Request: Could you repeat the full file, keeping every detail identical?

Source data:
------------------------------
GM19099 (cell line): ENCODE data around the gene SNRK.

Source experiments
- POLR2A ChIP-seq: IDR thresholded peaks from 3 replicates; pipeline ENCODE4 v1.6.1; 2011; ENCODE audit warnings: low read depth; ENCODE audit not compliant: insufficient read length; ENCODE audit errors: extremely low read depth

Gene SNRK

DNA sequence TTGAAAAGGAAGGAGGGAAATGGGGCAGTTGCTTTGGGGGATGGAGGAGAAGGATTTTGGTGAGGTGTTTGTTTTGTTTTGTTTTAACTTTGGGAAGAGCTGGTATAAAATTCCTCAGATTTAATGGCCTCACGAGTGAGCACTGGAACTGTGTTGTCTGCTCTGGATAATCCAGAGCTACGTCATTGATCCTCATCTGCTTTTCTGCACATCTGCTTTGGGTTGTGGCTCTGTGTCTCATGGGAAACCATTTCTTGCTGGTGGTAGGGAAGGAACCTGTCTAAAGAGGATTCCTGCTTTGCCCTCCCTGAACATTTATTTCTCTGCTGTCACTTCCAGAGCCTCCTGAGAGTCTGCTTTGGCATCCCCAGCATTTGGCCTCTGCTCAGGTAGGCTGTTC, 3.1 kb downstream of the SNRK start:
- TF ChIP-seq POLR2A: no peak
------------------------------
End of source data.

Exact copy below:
GM19099 (cell line): ENCODE data around the gene SNRK.

Source experiments
- POLR2A ChIP-seq: IDR thresholded peaks from 3 replicates; pipeline ENCODE4 v1.6.1; 2011; ENCODE audit warnings: low read depth; ENCODE audit not compliant: insufficient read length; ENCODE audit errors: extremely low read depth

Gene SNRK

DNA sequence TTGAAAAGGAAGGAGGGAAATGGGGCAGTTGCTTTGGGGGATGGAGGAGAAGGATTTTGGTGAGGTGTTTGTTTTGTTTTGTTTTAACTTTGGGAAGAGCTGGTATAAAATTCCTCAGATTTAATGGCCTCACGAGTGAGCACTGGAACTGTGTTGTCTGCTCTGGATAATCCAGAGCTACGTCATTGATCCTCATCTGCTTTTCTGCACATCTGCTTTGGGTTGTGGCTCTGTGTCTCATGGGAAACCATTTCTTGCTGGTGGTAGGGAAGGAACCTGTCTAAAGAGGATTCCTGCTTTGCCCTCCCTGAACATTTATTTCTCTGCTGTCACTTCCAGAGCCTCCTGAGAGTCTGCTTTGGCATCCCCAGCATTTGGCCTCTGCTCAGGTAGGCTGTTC, 3.1 kb downstream of the SNRK start:
- TF ChIP-seq POLR2A: no peak